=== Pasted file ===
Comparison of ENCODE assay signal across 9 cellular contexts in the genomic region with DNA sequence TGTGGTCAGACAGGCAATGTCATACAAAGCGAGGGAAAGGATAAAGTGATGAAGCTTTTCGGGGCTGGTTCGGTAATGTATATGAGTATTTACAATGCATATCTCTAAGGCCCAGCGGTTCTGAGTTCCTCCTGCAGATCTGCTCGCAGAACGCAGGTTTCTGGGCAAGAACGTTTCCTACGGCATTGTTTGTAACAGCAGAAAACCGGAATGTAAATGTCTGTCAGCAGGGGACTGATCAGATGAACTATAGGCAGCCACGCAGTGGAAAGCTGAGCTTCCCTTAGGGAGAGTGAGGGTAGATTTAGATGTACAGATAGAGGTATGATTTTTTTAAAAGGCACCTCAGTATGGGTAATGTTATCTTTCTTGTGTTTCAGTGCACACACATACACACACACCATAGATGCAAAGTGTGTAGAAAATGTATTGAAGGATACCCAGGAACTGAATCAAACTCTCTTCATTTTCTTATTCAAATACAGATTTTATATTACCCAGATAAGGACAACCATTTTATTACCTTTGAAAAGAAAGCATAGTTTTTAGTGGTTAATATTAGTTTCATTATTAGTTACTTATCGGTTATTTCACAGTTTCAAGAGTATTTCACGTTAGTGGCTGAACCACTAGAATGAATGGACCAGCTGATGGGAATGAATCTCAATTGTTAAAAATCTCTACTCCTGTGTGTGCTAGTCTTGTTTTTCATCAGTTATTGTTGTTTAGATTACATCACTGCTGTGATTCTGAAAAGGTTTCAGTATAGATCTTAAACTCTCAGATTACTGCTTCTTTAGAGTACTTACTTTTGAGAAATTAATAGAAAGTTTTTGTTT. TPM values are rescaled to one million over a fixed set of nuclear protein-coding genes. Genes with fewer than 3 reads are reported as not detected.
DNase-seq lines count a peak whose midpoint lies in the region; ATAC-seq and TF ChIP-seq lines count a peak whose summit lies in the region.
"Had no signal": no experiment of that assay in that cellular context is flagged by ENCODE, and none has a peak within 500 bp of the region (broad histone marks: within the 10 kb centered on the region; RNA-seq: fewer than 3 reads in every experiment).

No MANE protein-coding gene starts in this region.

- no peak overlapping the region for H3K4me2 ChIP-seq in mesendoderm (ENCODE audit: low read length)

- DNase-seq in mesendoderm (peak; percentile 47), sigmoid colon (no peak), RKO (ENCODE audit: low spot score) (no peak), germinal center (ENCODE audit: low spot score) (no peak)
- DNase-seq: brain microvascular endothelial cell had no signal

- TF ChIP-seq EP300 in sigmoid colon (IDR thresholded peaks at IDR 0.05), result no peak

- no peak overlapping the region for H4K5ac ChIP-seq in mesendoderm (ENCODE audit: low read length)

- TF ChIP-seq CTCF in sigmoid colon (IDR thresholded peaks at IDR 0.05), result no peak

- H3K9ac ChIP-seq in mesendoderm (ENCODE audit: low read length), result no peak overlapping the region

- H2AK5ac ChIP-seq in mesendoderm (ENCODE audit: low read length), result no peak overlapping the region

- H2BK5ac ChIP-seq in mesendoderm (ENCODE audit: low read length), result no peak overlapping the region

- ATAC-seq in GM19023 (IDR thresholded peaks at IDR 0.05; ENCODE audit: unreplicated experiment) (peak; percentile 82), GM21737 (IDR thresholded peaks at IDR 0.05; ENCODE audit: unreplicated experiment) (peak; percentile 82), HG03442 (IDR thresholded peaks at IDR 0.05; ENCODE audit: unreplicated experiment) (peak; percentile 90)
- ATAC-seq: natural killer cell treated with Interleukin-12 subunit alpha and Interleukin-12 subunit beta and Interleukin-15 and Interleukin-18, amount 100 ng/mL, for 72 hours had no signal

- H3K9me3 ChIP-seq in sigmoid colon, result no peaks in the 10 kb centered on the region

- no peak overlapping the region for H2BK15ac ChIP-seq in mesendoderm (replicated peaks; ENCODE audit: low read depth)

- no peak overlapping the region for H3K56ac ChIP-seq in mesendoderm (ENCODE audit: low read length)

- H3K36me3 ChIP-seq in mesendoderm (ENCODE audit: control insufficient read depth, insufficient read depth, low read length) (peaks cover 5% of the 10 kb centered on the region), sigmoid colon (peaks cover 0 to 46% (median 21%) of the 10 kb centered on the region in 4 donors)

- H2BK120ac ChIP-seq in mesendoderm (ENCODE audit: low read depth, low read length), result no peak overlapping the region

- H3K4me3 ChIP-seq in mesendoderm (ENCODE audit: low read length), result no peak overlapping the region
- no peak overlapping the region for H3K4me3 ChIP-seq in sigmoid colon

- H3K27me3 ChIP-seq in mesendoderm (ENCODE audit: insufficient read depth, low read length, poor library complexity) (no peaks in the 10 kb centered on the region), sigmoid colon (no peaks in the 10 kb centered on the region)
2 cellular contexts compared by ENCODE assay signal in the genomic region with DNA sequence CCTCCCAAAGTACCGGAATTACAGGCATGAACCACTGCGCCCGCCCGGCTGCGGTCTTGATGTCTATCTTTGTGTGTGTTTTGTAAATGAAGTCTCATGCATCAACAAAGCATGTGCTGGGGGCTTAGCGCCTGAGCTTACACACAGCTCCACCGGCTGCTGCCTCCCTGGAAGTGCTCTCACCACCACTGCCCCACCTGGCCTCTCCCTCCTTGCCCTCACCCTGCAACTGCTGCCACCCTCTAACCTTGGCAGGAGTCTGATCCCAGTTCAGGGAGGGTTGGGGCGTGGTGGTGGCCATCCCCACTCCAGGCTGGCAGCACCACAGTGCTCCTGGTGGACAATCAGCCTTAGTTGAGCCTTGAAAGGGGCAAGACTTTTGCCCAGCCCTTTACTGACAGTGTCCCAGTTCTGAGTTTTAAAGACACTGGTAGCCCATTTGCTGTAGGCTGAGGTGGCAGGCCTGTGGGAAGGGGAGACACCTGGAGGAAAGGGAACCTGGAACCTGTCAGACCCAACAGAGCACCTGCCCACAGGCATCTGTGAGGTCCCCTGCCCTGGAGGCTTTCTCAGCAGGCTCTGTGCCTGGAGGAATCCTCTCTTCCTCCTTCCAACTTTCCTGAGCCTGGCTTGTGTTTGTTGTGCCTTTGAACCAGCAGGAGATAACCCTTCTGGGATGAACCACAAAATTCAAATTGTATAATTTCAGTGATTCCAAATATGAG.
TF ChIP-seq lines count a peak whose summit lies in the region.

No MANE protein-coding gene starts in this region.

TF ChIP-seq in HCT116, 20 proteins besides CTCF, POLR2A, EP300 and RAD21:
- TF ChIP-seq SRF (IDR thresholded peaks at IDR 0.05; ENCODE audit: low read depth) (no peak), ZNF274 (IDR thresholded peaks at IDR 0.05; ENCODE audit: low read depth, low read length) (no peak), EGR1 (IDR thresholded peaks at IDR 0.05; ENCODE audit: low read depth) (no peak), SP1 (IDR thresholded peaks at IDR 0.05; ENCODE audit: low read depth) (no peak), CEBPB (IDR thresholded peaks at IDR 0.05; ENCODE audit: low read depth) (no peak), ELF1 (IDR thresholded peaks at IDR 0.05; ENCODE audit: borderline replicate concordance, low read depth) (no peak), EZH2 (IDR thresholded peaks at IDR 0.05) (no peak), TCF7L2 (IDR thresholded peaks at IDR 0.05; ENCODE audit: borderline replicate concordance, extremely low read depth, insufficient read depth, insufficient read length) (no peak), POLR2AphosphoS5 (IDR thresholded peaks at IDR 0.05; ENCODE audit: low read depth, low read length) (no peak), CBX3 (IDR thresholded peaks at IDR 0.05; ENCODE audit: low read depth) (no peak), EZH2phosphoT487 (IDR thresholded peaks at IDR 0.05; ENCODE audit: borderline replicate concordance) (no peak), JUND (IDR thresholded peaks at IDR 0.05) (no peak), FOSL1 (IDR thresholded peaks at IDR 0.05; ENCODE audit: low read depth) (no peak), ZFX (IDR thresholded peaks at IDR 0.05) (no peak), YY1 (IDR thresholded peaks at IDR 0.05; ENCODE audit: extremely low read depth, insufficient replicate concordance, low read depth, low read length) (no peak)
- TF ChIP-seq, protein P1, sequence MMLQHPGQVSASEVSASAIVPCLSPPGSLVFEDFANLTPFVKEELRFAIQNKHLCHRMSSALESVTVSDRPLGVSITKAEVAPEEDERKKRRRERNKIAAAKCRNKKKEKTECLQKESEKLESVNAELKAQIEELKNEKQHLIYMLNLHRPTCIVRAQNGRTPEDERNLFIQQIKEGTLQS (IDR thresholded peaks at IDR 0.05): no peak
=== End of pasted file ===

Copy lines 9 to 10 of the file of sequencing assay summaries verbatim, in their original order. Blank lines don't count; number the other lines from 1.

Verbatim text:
- no peak overlapping the region for H4K5ac ChIP-seq in mesendoderm (ENCODE audit: low read length)

- TF ChIP-seq CTCF in sigmoid colon (IDR thresholded peaks at IDR 0.05), result no peak